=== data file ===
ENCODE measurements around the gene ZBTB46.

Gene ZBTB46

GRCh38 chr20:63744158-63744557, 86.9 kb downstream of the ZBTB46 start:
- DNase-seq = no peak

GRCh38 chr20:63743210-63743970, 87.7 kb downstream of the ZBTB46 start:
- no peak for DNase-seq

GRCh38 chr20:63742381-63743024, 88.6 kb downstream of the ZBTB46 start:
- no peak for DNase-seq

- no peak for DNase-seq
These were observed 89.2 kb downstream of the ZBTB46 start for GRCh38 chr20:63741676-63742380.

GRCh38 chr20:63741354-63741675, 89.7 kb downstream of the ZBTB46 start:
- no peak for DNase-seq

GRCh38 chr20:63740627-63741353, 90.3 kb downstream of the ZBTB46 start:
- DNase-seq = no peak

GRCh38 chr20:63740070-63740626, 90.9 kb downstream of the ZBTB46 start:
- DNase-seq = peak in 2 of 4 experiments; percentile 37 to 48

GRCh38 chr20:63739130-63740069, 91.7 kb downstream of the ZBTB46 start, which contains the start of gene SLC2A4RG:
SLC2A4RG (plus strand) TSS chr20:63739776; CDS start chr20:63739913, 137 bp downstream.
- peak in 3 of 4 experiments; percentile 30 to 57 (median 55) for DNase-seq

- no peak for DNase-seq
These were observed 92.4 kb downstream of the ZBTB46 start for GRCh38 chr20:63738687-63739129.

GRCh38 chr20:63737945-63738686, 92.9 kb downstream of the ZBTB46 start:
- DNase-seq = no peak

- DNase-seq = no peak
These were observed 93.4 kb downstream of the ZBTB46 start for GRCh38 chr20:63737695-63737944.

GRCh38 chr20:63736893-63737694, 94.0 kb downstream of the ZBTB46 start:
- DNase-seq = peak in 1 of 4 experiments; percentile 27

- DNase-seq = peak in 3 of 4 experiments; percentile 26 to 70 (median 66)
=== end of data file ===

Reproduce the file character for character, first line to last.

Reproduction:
ENCODE measurements around the gene ZBTB46.

Gene ZBTB46

GRCh38 chr20:63744158-63744557, 86.9 kb downstream of the ZBTB46 start:
- DNase-seq = no peak

GRCh38 chr20:63743210-63743970, 87.7 kb downstream of the ZBTB46 start:
- no peak for DNase-seq

GRCh38 chr20:63742381-63743024, 88.6 kb downstream of the ZBTB46 start:
- no peak for DNase-seq

- no peak for DNase-seq
These were observed 89.2 kb downstream of the ZBTB46 start for GRCh38 chr20:63741676-63742380.

GRCh38 chr20:63741354-63741675, 89.7 kb downstream of the ZBTB46 start:
- no peak for DNase-seq

GRCh38 chr20:63740627-63741353, 90.3 kb downstream of the ZBTB46 start:
- DNase-seq = no peak

GRCh38 chr20:63740070-63740626, 90.9 kb downstream of the ZBTB46 start:
- DNase-seq = peak in 2 of 4 experiments; percentile 37 to 48

GRCh38 chr20:63739130-63740069, 91.7 kb downstream of the ZBTB46 start, which contains the start of gene SLC2A4RG:
SLC2A4RG (plus strand) TSS chr20:63739776; CDS start chr20:63739913, 137 bp downstream.
- peak in 3 of 4 experiments; percentile 30 to 57 (median 55) for DNase-seq

- no peak for DNase-seq
These were observed 92.4 kb downstream of the ZBTB46 start for GRCh38 chr20:63738687-63739129.

GRCh38 chr20:63737945-63738686, 92.9 kb downstream of the ZBTB46 start:
- DNase-seq = no peak

- DNase-seq = no peak
These were observed 93.4 kb downstream of the ZBTB46 start for GRCh38 chr20:63737695-63737944.

GRCh38 chr20:63736893-63737694, 94.0 kb downstream of the ZBTB46 start:
- DNase-seq = peak in 1 of 4 experiments; percentile 27

- DNase-seq = peak in 3 of 4 experiments; percentile 26 to 70 (median 66)